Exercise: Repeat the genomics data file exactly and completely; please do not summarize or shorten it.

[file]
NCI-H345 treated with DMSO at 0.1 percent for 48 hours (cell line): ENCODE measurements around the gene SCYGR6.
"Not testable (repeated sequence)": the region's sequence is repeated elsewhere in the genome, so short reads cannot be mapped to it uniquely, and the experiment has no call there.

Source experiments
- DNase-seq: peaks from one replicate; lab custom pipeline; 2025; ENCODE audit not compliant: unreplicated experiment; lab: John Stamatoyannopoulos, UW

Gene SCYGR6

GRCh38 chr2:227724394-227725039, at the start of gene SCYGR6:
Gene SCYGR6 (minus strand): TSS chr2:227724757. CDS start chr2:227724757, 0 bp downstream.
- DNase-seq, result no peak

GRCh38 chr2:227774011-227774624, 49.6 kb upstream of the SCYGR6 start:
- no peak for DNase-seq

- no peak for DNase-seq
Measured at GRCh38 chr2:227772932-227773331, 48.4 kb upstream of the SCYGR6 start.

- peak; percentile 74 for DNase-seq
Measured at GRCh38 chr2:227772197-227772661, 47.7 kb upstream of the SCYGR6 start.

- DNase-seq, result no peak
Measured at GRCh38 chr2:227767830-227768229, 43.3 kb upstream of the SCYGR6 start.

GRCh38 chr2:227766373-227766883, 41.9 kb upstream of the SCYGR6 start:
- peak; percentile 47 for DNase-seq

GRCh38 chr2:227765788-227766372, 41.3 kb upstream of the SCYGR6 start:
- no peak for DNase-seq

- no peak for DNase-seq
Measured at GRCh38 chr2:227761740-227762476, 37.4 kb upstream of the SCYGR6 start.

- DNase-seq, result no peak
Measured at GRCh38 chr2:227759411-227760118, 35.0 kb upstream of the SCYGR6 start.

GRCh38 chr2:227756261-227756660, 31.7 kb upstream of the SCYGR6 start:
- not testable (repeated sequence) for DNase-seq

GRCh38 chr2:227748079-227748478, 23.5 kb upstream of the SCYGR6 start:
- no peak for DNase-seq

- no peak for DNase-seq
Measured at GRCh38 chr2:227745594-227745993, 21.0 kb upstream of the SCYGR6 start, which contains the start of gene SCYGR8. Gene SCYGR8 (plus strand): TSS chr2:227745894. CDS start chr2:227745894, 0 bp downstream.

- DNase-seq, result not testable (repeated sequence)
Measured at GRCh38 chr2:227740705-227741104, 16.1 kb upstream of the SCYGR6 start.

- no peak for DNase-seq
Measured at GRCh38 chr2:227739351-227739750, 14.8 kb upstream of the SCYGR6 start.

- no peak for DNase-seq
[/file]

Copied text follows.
NCI-H345 treated with DMSO at 0.1 percent for 48 hours (cell line): ENCODE measurements around the gene SCYGR6.
"Not testable (repeated sequence)": the region's sequence is repeated elsewhere in the genome, so short reads cannot be mapped to it uniquely, and the experiment has no call there.

Source experiments
- DNase-seq: peaks from one replicate; lab custom pipeline; 2025; ENCODE audit not compliant: unreplicated experiment; lab: John Stamatoyannopoulos, UW

Gene SCYGR6

GRCh38 chr2:227724394-227725039, at the start of gene SCYGR6:
Gene SCYGR6 (minus strand): TSS chr2:227724757. CDS start chr2:227724757, 0 bp downstream.
- DNase-seq, result no peak

GRCh38 chr2:227774011-227774624, 49.6 kb upstream of the SCYGR6 start:
- no peak for DNase-seq

- no peak for DNase-seq
Measured at GRCh38 chr2:227772932-227773331, 48.4 kb upstream of the SCYGR6 start.

- peak; percentile 74 for DNase-seq
Measured at GRCh38 chr2:227772197-227772661, 47.7 kb upstream of the SCYGR6 start.

- DNase-seq, result no peak
Measured at GRCh38 chr2:227767830-227768229, 43.3 kb upstream of the SCYGR6 start.

GRCh38 chr2:227766373-227766883, 41.9 kb upstream of the SCYGR6 start:
- peak; percentile 47 for DNase-seq

GRCh38 chr2:227765788-227766372, 41.3 kb upstream of the SCYGR6 start:
- no peak for DNase-seq

- no peak for DNase-seq
Measured at GRCh38 chr2:227761740-227762476, 37.4 kb upstream of the SCYGR6 start.

- DNase-seq, result no peak
Measured at GRCh38 chr2:227759411-227760118, 35.0 kb upstream of the SCYGR6 start.

GRCh38 chr2:227756261-227756660, 31.7 kb upstream of the SCYGR6 start:
- not testable (repeated sequence) for DNase-seq

GRCh38 chr2:227748079-227748478, 23.5 kb upstream of the SCYGR6 start:
- no peak for DNase-seq

- no peak for DNase-seq
Measured at GRCh38 chr2:227745594-227745993, 21.0 kb upstream of the SCYGR6 start, which contains the start of gene SCYGR8. Gene SCYGR8 (plus strand): TSS chr2:227745894. CDS start chr2:227745894, 0 bp downstream.

- DNase-seq, result not testable (repeated sequence)
Measured at GRCh38 chr2:227740705-227741104, 16.1 kb upstream of the SCYGR6 start.

- no peak for DNase-seq
Measured at GRCh38 chr2:227739351-227739750, 14.8 kb upstream of the SCYGR6 start.

- no peak for DNase-seq